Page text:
Thomas Schaller and Italo Calvino

I had read Italo Calvino’s remarkable book Invisible Cities many years before I had seen the equally remarkable work of Thomas Schaller. Invisible Cities is a sparkling work of fiction in which an imagined Marco Polo recounts to Kubla Khan descriptions of cities he has visited. The accounts are of places that do not exist except in the imagination, and it took a wonderful act of imagination for Calvino to invent them. When I first saw the evocative and often magical cityscapes rendered in watercolor by Thomas Schaller, I immediately felt a connection with Calvino. I don’t know what inspired me to do it, but yesterday I composed an email to Schaller asking him if he knew the book, and suggesting that an edition of it illustrated by him would be a fantastic undertaking. I had even gone to the trouble of finding the literary agent in Italy who handles the work of the now-deceased Calvino. And so out into the ether went the email.

Less than two hours later, I got a reply. Thomas Schaller said “Oh yes. I re-read Invisible Cities almost every year. Calvino was a huge influence on me as a student and continues to be to this day. Much of what I have done in the art field is directly linked to the inspiration I received from him. Just a few weeks ago, I won an international drawing competition [sponsored by Architize Architecture] with one of my works inspired by his writing.” And he sent me a photo of the painting “Octavia” and a link to an interview done with him by Architizer’s Architecture Editor, Hannah Feniak (see below).

Octavia by Thomas Schaller

As Schaller notes in the interview, ” One of the cities visited is Octavia, described in the book as suspended high above the Earth between two rocky mountain peaks by a tenuous spider’s web of cables and wires. Countless metaphors and analogies can be drawn. One of course is the dependence of any city on a healthy infrastructure of roads, bridges and lines of communication, etc. But another more broad theme is the “infrastructure” of humanity itself. Our very real need to congregate, to form groups for safety, sanity and survival was, for me, the takeaway and the theme of my drawing.”

Schaller goes on to say ” Repeat readings of Invisible Cities helped me to form the cornerstone of what would become my ‘artistic voice’. I am more aware of contrasts than anything else as I move through the world. By that I mean of course the clash of dark and light, but also ideas about what is real or simply imagined, the man-made and the natural environments, warm and cool tonalities, vertical, horizontal, and diagonal energies, and thoughts about time — what is past, present, or yet to be. As polarities meet and find some kind of resolution — or not — this is what my work is always about, trying to find a resolution on paper of two or more things in opposition.”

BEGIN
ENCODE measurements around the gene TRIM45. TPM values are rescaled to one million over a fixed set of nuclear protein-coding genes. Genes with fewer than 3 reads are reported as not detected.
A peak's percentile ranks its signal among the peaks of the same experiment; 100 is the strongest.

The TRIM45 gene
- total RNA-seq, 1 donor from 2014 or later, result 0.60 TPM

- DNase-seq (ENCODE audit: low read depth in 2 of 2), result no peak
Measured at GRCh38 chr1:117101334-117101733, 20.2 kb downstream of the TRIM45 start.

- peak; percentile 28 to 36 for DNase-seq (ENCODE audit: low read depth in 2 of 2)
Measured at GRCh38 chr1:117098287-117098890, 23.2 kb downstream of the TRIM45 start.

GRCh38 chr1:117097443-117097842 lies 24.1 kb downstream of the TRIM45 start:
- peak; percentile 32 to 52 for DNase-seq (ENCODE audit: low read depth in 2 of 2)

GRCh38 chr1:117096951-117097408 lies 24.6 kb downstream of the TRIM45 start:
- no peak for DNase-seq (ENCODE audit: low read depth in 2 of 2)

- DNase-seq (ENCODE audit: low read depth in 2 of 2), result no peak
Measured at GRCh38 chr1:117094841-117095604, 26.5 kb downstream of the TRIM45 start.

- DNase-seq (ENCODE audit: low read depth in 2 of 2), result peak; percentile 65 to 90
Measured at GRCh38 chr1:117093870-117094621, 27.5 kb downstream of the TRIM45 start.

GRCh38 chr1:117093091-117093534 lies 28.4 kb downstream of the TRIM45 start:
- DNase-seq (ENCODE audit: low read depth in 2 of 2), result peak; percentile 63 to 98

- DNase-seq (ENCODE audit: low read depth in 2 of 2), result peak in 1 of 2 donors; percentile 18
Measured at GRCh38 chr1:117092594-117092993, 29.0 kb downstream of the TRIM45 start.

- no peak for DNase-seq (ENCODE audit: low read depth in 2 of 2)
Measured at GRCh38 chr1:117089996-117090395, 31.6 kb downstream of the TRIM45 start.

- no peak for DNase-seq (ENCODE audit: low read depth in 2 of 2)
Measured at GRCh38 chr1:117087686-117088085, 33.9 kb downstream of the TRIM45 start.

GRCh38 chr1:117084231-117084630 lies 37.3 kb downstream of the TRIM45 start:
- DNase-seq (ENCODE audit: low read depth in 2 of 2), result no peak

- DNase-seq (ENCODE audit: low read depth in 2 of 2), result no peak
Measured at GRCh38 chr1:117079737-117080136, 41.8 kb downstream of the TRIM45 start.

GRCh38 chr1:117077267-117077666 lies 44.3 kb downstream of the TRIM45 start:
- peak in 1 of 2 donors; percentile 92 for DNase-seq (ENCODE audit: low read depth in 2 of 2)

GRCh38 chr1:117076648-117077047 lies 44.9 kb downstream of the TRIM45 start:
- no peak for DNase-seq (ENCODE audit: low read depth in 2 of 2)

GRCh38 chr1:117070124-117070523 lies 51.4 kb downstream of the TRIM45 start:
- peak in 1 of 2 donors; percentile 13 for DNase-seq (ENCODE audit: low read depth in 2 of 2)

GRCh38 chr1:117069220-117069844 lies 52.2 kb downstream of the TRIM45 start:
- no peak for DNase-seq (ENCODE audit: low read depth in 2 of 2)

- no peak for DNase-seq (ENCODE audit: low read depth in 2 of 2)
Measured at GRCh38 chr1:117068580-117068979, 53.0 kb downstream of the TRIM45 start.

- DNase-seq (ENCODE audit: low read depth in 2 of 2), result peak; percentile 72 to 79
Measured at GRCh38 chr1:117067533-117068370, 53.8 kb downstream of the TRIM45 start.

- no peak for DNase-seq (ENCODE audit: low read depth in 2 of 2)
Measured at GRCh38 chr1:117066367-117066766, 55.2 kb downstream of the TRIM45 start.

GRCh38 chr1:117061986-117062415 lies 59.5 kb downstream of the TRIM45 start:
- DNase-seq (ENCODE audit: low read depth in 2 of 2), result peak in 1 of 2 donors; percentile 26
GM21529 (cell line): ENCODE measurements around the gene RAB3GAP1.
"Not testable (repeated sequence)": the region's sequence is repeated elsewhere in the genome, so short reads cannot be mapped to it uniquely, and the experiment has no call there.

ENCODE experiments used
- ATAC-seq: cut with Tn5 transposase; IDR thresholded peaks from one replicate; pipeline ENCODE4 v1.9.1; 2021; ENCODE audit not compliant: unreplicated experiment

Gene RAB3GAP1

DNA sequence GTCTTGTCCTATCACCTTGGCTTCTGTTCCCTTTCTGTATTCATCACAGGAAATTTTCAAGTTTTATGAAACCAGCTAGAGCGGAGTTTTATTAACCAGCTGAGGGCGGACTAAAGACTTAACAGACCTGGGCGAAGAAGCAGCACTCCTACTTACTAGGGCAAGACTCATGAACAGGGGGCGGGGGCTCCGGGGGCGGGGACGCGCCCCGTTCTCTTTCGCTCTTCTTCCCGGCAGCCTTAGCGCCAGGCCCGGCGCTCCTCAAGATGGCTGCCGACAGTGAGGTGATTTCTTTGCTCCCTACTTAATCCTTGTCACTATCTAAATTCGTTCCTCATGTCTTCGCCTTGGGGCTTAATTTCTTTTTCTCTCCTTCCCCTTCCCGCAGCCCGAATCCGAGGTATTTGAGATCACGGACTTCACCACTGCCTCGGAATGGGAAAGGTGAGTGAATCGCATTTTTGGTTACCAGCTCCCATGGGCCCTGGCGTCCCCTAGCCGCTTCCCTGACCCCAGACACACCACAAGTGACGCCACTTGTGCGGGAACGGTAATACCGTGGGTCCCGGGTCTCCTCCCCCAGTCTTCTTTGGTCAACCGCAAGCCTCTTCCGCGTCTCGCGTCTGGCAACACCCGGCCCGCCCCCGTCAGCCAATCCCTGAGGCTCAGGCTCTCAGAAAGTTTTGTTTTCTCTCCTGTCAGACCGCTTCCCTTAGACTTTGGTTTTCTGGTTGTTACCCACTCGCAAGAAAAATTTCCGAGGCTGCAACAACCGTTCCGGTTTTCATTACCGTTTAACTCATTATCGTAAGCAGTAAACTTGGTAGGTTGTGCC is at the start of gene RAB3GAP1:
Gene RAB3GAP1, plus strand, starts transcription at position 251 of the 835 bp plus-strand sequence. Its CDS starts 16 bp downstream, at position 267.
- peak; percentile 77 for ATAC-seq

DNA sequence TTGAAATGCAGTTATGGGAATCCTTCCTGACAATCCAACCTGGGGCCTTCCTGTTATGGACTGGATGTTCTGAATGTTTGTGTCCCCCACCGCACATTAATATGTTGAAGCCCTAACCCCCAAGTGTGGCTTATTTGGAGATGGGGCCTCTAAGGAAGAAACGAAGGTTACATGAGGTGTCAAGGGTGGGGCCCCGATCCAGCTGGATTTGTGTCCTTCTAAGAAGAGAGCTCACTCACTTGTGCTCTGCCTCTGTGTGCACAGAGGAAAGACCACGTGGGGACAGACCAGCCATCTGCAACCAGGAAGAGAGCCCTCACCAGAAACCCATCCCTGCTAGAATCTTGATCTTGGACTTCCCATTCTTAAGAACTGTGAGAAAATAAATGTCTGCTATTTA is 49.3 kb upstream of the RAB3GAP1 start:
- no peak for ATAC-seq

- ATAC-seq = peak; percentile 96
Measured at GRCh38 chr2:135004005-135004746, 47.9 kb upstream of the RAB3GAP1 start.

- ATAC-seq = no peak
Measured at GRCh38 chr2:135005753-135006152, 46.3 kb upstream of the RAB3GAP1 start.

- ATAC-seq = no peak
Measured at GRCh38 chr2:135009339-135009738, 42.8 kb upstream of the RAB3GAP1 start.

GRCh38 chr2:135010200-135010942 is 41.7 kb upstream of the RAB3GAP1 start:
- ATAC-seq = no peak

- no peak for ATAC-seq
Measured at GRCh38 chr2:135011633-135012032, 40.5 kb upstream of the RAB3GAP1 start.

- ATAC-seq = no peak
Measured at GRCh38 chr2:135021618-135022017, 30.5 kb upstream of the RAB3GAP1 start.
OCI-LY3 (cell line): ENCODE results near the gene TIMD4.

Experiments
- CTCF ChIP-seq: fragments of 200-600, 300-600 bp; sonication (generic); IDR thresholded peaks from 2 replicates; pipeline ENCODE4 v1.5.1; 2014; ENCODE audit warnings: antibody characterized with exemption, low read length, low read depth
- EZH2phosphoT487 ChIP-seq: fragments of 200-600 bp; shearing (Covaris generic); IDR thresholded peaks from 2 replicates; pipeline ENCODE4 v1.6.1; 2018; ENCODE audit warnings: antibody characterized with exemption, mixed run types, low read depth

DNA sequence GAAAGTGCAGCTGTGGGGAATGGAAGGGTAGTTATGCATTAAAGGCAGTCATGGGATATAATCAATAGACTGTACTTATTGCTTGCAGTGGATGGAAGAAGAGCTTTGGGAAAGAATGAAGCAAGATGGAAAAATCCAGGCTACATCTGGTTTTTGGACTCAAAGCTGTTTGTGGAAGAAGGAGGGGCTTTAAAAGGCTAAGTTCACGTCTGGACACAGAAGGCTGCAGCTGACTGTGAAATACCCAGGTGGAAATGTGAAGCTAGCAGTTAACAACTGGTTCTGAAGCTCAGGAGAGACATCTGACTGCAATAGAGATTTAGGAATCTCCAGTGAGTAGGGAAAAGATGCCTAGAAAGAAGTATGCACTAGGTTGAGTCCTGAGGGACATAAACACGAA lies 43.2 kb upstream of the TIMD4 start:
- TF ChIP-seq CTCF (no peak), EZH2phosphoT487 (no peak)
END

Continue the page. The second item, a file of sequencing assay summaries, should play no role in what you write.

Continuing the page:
Finally, he adds a specific note about working in watercolor. “I think of watercolor as a ‘subtractive’ process in that we begin with a piece of white paper, 100% in light. And we proceed to subtract away some of this light as we go. The transparent nature of watercolor enhances our potential to study light. And in the end, the parts of our work that are not painted can be as powerful and full of meaning as those which are painted.”

This view into the mind and process of an artist I very much admire resulted from a spontaneous outreach by email. It validated my instinct that Calvino and Schaller are very much in sync, and renews my conviction that in some way, all art forms – written, visual, tactile, utilitarian – are related and benefit from interaction with each other. I am profoundly grateful for Thomas Schaller’s gracious and welcoming exchange of emails.

I would still love to see an edition of Invisible Cities illustrated by Schaller…

This little piece is written with his consent and approval.

If you would like to read the entire interview, you can find it here:

One Drawing Challenge Winner Explores Enduring Truths at the Heart of a Classic Book Beloved by Architects Worldwide

Carla Scheidlinger

Comments are closed.